The new S-Line IPCs are designed and optimized for attaching directly to machines. Thanks to their extreme flexibility, panel PCs can be used to operate, program, display, perform long-term archiving and simulate processes in all fields of automation and can also be combined with conventional industrial control units or PLCs. This latest generation of panels from CRE Rösler Electronic merges lean and elegant design with innovative technology and extremely service-friendly installation. What's more, their new modular connection concept makes it possible to combine the panels with almost any make of support arm system so as to ensure the optimum ergonomic operating position.


Full steam ahead with eMIR
At HANNOVER MESSE 2016, the OFFIS Institute for Information Technology is showcasing the eMIR open reference platform it has co-developed with the maritime industry for testing new e-Navigation and assistance systems for maritime transport.

The acronym stands for eMaritime Integrated Reference Platform, an initiative of the German maritime industry for improving safety and efficiency. The idea is that the eMIR will prevent collisions, help incorporate environmental considerations and optimize the logistical aspects of the maritime transportation chain. The internationally focused research and development institute for selected information technology and applied IT research OFFIS is exhibiting the e-Navigation element of eMIR at HANNOVER MESSE 2016.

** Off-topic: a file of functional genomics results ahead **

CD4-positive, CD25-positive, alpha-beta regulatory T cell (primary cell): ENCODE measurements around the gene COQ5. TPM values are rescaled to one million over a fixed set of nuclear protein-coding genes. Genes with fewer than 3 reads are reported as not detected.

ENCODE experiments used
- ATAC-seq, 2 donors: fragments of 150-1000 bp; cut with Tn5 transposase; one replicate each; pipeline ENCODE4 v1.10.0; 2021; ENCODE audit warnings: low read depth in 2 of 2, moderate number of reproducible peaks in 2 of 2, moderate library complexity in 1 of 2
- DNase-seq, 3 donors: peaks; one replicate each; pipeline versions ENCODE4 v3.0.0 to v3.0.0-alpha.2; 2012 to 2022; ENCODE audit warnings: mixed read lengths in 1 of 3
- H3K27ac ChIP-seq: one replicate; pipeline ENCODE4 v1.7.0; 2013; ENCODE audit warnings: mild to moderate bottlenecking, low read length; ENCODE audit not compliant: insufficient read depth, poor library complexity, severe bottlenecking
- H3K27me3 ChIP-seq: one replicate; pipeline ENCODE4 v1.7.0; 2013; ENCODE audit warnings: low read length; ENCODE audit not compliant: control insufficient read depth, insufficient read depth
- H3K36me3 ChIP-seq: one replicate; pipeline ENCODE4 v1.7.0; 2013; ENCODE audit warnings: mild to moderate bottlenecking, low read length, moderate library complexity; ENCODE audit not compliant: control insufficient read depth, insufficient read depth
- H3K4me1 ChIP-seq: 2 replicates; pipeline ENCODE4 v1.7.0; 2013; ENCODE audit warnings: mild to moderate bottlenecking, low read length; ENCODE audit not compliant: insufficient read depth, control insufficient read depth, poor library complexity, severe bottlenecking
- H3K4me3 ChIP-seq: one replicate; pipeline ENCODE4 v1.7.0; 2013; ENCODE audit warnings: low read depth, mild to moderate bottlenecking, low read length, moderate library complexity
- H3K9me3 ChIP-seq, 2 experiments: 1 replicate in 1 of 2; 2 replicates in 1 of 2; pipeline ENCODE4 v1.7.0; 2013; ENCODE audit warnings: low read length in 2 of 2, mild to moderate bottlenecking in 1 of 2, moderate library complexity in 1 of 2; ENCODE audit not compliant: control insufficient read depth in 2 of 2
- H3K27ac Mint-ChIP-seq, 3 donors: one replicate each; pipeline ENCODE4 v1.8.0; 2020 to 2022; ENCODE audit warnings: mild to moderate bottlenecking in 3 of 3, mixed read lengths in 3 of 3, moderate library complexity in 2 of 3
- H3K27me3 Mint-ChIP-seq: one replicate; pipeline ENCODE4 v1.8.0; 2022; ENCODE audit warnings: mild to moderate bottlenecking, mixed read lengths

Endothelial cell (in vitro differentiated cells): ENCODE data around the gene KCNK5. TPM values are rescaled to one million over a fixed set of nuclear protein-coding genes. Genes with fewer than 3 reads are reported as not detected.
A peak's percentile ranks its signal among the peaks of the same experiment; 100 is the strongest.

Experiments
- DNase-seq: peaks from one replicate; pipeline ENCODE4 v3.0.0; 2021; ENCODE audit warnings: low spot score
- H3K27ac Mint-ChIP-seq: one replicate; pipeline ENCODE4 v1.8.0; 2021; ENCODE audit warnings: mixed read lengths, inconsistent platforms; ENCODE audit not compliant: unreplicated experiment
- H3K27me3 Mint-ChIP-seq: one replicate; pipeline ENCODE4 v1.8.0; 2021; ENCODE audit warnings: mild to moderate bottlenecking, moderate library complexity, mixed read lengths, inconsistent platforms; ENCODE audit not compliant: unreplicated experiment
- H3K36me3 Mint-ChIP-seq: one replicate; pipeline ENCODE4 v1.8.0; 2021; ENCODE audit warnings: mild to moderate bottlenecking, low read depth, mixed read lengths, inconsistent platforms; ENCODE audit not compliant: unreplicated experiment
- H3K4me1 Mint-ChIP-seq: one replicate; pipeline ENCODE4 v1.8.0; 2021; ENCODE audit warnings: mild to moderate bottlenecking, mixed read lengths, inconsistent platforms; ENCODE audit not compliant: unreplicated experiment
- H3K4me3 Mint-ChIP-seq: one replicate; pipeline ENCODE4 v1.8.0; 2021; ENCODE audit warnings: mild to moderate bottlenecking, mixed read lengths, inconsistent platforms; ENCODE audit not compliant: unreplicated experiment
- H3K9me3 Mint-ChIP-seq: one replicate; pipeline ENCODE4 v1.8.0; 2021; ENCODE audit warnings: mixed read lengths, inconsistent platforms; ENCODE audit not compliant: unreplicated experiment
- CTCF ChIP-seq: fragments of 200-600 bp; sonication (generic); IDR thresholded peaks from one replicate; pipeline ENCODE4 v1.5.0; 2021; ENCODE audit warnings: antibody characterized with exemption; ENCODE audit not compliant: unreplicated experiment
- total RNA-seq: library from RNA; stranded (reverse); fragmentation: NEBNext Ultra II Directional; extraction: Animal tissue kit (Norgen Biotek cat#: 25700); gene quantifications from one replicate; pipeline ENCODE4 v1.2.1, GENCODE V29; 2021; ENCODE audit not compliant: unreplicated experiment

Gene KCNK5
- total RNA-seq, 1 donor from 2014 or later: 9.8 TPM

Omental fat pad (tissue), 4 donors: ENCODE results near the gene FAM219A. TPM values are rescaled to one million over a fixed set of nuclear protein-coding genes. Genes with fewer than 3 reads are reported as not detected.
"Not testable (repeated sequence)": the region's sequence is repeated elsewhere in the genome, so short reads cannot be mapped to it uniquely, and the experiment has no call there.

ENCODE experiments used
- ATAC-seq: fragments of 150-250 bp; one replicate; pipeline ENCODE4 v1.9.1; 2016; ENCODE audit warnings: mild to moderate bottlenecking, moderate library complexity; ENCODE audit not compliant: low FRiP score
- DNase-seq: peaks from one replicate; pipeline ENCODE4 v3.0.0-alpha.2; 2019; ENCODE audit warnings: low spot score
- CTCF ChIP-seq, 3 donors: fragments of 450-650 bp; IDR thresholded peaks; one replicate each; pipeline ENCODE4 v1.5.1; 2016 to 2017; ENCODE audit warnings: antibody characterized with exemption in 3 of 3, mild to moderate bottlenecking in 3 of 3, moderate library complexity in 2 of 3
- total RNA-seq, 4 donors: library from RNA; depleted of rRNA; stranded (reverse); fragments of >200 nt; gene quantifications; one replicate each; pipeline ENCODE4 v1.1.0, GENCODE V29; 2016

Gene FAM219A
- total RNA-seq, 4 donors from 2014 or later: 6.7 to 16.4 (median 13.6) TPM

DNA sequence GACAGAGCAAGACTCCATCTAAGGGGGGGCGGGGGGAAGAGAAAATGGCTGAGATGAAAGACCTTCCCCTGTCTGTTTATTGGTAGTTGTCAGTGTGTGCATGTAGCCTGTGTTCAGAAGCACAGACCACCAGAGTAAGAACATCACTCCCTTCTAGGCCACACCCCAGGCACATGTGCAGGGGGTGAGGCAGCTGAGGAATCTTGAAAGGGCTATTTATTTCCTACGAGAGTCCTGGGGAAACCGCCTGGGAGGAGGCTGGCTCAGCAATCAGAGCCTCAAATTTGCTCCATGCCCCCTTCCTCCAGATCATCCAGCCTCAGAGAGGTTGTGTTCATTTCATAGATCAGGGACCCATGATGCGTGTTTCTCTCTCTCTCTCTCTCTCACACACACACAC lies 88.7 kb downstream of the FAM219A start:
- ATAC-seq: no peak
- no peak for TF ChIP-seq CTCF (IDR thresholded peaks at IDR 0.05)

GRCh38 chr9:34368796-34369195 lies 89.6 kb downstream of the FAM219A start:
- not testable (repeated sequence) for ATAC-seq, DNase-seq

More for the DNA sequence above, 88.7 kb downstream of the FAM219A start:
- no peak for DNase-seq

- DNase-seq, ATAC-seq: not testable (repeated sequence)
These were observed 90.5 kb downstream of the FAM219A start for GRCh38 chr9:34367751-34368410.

Among other things, visitors will be offered illustrative examples of the innovative maritime information and communication technologies, new assistance and monitoring systems and innovative control technology that go to make up e-Navigation. As one of the key fields of transportation research and consulting performed by the Oldenburg-based OFFIS IT institute, e-Navigation forms the framework for developing assistance systems for coordinating evasive maneuvers to avoid collisions and for new system architectures for the seafaring vessels that will in future navigate their own courses.

Your ticket to the HANNOVER MESSE 2016 Partner Country
USA-based DataBanque Ltd. is at HANNOVER MESSE 2016 to showcase marketing, sales and administration services designed to help companies get off to a flying start in this year’s Partner Country.

With the USA selected as this year’s Partner Country, HANNOVER MESSE 2016 provides the perfect opportunity to start thinking seriously about expanding into the United States market - not least because USA-based DataBanque Ltd. is the ideal local partner. With a top-quality team of sales, marketing, database and analysis experts, the company has over 25 years of experience working with international business customers.

It isn't just its extensive and in-depth industry expertise that makes DataBanque such an ideal partner for preparing customers for the challenges associated with entering the United States market. The company’s location in Pittsburgh, Pennsylvania, is also a strategic bonus. As one of the USA's leading industrial hubs, Pittsburgh is home to some 125 German enterprises that have already successfully established themselves. The DataBanque experts are at HANNOVER MESSE 2016 to showcase the extensive range of on-site sales and administration support they can provide to help companies who want to invest in the USA maximize the success of their market launch.

Bavarian Batmen 2.0